Do what I did. Got a used Vette all aluminum front suspension, some steel tubing and "melded" it all together into a C4 (in my case) Lark/Corvette front end. No more bellcrank in the way, no header clearance problems, lighten up the front end a little, good brakes, highly adjustable, easy to get parts (anywhere!).

        Check it out here if you like - http://public.fotki.com/-Mike-/

        Click on the 60 Lark.

        There's one option for you..

        Mike


        DEEPNHOCK at Gmail.com
        Brooklet, Georgia
        '37 Coupe Express (never ending project)
        '37 Coupe Express Trailer (project)
        '61 Hawk (project)
        http://community.webshots.com/user/deepnhock

        HTIH (Hope The Info Helps)

        Jeff


        Get your facts first, and then you can distort them as much as you please. Mark Twain



        Note: SDC# 070190 (and earlier...)

        Comment


        • #5
          Gotcha - Your car, your choice. BUT - I take issue with your rationale about "parts availablity on the road".

          Let's say your touring in your BrandX-powered 53. Oops! - it dies. Damned fuel pump anyway! So, let's say you're someplace off to the side of the road where you can work on the car (if not, we're talking tow truck and a place to work on it). Now - you're gonna hope it broke down at an hour that parts places are open and hope you can find a way to get to the nearest one (and back) with the replacement part. (And this could apply to the fuel pump, water pump, blown hose of some sort, crapped out ignition part, etc..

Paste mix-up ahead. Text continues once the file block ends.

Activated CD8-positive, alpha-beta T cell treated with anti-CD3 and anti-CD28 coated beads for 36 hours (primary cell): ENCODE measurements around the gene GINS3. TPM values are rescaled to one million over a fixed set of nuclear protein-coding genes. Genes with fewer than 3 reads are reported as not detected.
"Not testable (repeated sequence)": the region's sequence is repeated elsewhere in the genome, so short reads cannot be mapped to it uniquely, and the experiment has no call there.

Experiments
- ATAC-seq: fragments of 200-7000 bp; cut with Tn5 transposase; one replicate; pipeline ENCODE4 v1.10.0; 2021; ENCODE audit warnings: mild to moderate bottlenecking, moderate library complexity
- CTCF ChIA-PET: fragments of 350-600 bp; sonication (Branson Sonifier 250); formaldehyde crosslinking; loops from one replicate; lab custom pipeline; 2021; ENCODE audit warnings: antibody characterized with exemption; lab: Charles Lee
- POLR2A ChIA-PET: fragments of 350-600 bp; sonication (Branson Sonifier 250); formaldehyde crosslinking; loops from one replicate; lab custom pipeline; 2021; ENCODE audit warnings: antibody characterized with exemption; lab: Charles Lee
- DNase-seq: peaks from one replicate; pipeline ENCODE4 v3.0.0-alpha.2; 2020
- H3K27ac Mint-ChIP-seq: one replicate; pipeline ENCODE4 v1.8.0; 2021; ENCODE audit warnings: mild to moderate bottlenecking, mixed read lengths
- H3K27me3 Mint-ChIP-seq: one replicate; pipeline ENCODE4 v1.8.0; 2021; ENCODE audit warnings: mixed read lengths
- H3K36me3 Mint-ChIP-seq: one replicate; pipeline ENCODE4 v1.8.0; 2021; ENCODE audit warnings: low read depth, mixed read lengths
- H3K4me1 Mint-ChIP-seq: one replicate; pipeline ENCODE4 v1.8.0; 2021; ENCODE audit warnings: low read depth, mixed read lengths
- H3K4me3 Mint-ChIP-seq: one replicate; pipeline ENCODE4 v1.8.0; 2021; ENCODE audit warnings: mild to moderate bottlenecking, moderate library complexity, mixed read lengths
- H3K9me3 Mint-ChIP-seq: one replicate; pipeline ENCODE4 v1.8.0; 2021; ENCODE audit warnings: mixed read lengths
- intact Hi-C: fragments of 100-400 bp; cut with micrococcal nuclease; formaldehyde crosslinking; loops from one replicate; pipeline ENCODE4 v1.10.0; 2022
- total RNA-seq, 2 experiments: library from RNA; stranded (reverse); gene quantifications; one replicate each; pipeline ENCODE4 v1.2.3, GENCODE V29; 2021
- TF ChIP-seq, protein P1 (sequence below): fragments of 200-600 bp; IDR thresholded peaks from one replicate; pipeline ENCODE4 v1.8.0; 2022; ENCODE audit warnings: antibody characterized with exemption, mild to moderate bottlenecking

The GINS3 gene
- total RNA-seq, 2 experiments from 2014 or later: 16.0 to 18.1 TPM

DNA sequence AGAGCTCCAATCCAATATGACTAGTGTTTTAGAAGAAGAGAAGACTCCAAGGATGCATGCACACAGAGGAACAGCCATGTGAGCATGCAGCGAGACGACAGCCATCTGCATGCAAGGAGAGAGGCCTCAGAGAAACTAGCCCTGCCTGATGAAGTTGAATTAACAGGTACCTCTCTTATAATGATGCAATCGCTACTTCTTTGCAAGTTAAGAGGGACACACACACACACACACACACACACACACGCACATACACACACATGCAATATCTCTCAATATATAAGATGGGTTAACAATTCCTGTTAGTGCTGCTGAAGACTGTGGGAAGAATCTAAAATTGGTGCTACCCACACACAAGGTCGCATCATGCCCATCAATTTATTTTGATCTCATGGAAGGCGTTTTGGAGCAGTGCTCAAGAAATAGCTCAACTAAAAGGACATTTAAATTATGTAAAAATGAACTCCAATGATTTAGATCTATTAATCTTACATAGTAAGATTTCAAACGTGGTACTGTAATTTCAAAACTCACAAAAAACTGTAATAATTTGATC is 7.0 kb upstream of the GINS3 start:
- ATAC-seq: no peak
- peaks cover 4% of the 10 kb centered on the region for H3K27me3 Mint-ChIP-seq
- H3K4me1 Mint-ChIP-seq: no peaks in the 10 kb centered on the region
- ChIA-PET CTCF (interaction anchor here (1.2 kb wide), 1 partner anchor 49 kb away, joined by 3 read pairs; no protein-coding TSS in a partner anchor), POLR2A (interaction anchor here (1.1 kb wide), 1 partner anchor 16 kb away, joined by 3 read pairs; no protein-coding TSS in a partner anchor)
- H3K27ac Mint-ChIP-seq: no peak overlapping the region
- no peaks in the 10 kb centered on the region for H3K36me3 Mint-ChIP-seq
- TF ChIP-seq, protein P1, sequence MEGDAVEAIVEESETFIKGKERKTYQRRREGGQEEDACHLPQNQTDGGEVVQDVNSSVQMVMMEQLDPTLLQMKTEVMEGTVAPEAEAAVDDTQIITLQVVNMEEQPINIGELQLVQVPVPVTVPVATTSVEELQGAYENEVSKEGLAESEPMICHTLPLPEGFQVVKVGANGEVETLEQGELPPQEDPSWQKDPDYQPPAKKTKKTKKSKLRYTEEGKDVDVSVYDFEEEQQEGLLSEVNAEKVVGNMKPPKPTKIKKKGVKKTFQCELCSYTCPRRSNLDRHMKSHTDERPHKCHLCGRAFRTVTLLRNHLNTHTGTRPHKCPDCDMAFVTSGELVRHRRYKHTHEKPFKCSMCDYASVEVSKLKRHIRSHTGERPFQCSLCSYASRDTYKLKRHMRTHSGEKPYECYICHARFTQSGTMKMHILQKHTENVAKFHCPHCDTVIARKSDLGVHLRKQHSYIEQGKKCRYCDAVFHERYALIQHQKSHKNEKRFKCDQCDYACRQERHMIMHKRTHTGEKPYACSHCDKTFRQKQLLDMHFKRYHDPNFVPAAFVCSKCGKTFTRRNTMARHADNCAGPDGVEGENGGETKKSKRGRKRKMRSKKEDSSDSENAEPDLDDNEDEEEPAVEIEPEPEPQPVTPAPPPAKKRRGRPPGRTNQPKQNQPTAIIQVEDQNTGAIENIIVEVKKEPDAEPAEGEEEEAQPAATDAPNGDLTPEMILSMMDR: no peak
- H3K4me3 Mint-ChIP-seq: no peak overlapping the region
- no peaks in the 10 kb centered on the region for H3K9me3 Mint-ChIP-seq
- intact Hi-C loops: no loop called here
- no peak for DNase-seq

Compare that to having a spare fuel pump, water pump, rad hoses and belts (even points and such - assuming you didn't do the smart thing and convert the Stude engine to electronic stuff) all in a shoebox or canvas pouch stashed in one corner of the trunk. With a few simple wrenches and screwdrivers to do the replacement with. Which approach is gonna have you tulin' down the road faster?[?]

          NOW - you wanna talk slung rod or stripped timing gear - you're gonna be down for a time either way! Nah, the parts availablity slant is bogus.
          I understand this might be a moot point given the car in question comes without an engine or trans, but I only ask that you don't defend NOT going with the Stude engine because you're worried about being stranded in nowheresville without a paddle.

          On TOP of that - ask here about some of the sagas we've taken part of via this forum. We've RUSHED to the aid of stranded Stude drivers across the contintent, and that's NO exaggeration or one-time thing! There was one fella we helped to get from LA to NY with MANY, MANY assists along the way. This is because there's a network of willing and helpful Stude nuts that I don't think ANY other club can match from what I've seen.
          SBC, Ford, Mopar makes - yeah, map your trip according to NAPA locations, but with a Studebaker - figure on getting where you're going without any holdups![^]

          Miscreant adrift in
          the BerStuda Triangle!!

          1957 Transtar 1/2ton
          1960 Larkvertible V8
          1958 Provincial wagon
          1953 Commander coupe
          No deceptive flags to prove I'm patriotic - no biblical BS to impress - just ME and Studebakers - as it should be.